The plant will use wind energy to generate the power required to create e-fuels from hydrogen and CO2. It’s expected to be up and running by mid-2022, while HIF Global also has plans to open similar plants in the U.S. and in Australia, all of which would run on renewable energy.
Shipping and aviation are also expected to benefit from e-fuels, since neither can be easily operated using existing battery-electric technologies. The chemical industry too will benefit from fuels like e-methanol, which could replace current fossil-fuel use. In other words, there are stakeholders far beyond the world of car and motorcycle enthusiasts who have a vested interest in its viability.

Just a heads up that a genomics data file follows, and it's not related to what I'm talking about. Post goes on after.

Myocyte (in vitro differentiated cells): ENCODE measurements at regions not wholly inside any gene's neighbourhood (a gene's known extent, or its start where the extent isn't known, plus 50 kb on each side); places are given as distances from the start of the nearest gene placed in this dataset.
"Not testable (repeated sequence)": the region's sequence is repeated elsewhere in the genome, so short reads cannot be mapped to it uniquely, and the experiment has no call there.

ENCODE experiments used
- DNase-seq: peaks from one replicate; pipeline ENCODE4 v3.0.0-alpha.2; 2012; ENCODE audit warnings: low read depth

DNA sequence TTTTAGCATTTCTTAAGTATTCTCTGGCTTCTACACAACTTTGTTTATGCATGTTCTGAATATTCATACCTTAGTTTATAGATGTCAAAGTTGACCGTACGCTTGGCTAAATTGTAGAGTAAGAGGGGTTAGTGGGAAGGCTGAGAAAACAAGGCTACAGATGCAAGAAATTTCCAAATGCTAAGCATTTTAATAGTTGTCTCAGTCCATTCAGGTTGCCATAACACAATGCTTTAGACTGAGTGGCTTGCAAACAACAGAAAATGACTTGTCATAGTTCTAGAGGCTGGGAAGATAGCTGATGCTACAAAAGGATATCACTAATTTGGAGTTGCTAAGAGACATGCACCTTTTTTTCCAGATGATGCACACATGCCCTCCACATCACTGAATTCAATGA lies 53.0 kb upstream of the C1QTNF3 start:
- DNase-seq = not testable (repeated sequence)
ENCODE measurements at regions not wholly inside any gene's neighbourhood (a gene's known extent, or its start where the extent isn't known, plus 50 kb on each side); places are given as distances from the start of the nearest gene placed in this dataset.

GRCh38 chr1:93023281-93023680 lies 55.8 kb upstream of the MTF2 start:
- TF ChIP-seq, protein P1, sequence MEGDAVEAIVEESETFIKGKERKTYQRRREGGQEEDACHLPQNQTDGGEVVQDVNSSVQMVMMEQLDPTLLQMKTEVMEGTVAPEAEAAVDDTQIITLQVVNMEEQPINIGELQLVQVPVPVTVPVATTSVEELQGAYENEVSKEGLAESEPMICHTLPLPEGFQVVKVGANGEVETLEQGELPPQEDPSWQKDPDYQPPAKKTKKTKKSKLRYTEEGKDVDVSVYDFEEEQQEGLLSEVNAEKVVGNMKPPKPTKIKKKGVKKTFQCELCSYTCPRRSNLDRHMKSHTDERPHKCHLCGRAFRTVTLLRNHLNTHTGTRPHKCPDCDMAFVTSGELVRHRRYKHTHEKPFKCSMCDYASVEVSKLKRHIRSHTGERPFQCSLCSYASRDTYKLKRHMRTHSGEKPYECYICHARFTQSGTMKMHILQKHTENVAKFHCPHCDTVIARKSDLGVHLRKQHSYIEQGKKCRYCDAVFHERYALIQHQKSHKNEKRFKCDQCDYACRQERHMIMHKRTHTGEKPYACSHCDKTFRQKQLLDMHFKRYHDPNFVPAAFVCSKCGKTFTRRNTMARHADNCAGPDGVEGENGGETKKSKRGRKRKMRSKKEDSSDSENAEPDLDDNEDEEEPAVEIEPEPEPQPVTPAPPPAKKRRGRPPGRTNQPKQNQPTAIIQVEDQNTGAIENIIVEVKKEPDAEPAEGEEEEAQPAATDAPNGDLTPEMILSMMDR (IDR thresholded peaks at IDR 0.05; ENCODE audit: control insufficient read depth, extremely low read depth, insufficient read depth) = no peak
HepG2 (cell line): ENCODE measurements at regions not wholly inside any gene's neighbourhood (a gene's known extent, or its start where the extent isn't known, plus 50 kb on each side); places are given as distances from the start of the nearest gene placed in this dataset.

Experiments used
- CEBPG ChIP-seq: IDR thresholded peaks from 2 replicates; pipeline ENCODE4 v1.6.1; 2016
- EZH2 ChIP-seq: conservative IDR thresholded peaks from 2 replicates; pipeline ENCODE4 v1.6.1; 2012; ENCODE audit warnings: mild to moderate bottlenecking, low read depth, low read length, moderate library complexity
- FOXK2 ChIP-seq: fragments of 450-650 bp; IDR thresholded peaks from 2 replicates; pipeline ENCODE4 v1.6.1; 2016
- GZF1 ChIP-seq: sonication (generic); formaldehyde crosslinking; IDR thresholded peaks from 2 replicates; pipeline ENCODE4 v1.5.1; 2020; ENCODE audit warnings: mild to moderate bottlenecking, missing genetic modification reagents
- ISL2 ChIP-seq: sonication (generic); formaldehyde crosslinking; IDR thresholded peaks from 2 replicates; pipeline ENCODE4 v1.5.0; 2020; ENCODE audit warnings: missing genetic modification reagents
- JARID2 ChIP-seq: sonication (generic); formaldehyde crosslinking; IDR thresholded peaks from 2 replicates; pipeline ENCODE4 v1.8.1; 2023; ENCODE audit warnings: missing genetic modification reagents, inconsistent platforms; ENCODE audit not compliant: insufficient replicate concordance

Porsche has previously admitted that e-fuel’s cost is currently an issue; as of November 2020, it was as high as £7.60 per liter, or $37.7 per gallon.
But the company aimed to get it below £1.50 a liter, or $7.44 per gallon, and given recent dino-juice prices, that no longer sounds so bad at all. As e-fuels could be produced anywhere with sufficient renewable energy resources, reliance on a small number of economies, and the volatility that results, could be a thing of the past.